So presumably something along the lines of the Biden plan, streamlining and enabling renewables, of which India is already a substantial producer.


The mid point of the estimates for a kilo of green hydrogen with the administrative(?) reforms included is 235Rs, so about $3kg, so cheaper than diesel.

Indian railways costings and assumed savings are likely based on that rather than grey hydrogen, as the Indian Government's plans are for a massive increase in renewables, and in particular hydrogen production, so the railways to get the approval of the Government and whatever perks and subsidies etc are part of the plans, must be in the thick of it.


This is all great if there was a reasonable supply of clean electric power but it simply does not exist in India nor is it likely to exist for some time.


Electricity generation (utility sector) by source in India in FY 2021-2022

Coal: 1,078,444 GWh (72.7%)
Large Hydro: 151,695 GWh (10.2%)
Small Hydro: 10,463 GWh (0.7%)
Wind Power: 68,640 GWh (4.6%)
Solar Power: 73,483 GWh (5.0%)
Biomass & other RE: 18,324 GWh (1.2%)
Nuclear: 47,019 GWh (3.2%)
Gas: 36,143 GWh (2.4%)
Diesel: 115 GWh (0.0%)

From the above, the clean energy sector is about 23 % including nuclear but not biomass. Most of the power is from coal and most of that is quite dirty (without reasonable scrubbers). I have nothing against green or clean hydrogen but not if it is made by burning coal. And what hydrogen that is generated should be used to displace hydrogen that is made using steam reformation of coal or natural gas.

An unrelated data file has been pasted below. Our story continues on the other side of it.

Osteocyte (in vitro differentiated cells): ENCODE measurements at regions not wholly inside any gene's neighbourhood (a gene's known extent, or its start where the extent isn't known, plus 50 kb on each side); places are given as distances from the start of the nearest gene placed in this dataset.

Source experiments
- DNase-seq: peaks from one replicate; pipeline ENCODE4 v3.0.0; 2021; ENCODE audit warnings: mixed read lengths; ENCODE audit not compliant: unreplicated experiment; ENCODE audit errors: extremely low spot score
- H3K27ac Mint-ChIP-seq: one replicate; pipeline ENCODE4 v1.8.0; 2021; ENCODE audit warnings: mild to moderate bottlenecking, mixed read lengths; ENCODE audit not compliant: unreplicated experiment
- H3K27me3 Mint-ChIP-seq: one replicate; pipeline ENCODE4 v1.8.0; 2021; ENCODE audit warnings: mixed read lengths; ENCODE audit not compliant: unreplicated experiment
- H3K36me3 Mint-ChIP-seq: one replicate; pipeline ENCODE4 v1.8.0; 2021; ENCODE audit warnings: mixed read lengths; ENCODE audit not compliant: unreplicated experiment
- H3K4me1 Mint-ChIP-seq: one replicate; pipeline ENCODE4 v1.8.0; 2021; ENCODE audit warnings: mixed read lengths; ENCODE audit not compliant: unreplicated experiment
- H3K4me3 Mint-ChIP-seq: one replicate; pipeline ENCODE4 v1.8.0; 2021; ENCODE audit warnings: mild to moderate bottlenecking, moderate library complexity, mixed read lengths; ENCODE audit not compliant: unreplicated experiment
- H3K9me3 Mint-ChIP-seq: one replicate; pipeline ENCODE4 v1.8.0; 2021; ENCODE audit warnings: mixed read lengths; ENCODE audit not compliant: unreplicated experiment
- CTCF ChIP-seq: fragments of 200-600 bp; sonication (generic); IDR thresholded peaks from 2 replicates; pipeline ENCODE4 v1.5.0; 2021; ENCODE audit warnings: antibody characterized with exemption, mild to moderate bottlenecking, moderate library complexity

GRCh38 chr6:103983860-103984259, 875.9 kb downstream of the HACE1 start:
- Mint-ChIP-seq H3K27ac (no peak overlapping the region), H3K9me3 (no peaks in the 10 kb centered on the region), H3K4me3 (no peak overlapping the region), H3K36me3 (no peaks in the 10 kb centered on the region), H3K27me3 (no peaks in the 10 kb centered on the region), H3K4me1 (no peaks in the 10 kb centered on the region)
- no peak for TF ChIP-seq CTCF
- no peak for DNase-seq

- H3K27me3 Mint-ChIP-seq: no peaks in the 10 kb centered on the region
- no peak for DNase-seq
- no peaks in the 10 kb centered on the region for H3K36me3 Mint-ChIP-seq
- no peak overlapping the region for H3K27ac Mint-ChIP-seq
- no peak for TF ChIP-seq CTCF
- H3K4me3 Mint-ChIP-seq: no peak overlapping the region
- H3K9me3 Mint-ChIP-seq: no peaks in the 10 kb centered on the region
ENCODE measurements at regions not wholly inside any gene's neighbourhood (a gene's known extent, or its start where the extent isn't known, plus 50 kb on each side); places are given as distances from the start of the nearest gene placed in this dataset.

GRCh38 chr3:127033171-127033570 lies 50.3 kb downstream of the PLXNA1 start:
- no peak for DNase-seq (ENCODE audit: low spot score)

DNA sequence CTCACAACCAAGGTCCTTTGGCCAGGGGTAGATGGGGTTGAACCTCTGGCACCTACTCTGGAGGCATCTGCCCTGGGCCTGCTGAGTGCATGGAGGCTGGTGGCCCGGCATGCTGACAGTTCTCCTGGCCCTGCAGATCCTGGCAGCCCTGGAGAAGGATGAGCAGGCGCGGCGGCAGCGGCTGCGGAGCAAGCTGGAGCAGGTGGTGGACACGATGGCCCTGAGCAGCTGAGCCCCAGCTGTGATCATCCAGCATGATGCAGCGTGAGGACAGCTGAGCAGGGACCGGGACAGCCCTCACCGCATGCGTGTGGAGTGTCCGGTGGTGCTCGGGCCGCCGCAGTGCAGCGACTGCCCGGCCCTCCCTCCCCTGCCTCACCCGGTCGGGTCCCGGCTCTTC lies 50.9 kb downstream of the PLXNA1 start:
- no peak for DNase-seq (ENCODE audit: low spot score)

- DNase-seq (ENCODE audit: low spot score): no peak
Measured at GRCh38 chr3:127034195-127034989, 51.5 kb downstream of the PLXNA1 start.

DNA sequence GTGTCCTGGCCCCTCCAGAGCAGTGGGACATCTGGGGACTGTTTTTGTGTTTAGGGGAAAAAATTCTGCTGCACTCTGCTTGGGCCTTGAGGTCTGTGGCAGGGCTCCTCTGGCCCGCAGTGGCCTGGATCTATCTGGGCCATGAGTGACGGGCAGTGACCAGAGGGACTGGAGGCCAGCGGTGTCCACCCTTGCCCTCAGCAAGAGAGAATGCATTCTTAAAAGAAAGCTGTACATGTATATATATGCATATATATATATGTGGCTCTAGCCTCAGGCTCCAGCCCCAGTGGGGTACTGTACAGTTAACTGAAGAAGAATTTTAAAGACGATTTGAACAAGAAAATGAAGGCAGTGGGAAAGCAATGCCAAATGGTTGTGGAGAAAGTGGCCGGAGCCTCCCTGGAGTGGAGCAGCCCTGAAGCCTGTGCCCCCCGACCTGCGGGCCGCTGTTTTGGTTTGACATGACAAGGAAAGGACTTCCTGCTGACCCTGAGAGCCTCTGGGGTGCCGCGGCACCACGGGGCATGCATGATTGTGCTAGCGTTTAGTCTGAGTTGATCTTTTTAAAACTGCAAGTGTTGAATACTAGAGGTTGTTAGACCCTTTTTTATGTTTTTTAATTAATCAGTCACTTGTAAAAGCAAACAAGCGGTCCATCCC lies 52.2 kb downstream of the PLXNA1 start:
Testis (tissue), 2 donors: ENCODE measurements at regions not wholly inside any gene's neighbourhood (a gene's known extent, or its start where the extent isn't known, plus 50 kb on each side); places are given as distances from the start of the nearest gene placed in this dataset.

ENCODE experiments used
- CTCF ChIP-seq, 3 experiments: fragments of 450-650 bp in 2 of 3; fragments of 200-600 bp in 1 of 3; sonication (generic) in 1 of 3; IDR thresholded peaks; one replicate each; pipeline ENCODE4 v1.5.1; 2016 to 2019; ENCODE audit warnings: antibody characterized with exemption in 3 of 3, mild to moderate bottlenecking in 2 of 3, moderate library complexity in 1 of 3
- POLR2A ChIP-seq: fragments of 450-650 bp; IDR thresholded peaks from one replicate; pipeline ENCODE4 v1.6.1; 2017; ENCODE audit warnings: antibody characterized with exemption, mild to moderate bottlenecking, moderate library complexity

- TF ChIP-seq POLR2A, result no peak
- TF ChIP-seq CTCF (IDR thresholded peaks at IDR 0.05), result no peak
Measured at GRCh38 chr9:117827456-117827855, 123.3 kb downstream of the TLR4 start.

Anyway, I just do not believe that you need fuel cells for railcars when in most cases battery electric will work and use less than half the power. Every time you transform energy from one form to another there is a considerable loss.



I am not going to preempt the discussion, as I have given Mike here a link to the massive plans for renewables and hydrogen production in India, where of course there are excellent solar as well as some wind resources, with agrivoltaics meaning that it is not solar/or food production, but solar panels able to reduce evaporation and protect plants from excessive heat.

Here is an area where they lead, the covering of waterways with solar panels:

And here is how this tech, pioneered in India, could help California, out of interest:

' If all 4,000 miles of California’s canals were covered with solar panels, that could produce 13 gigawatts of renewable power. A gigawatt is enough to power 750,000 homes, so that would be enough power for 9.75 million households. For perspective, as of July 2021, there were 13.1 million households in California.'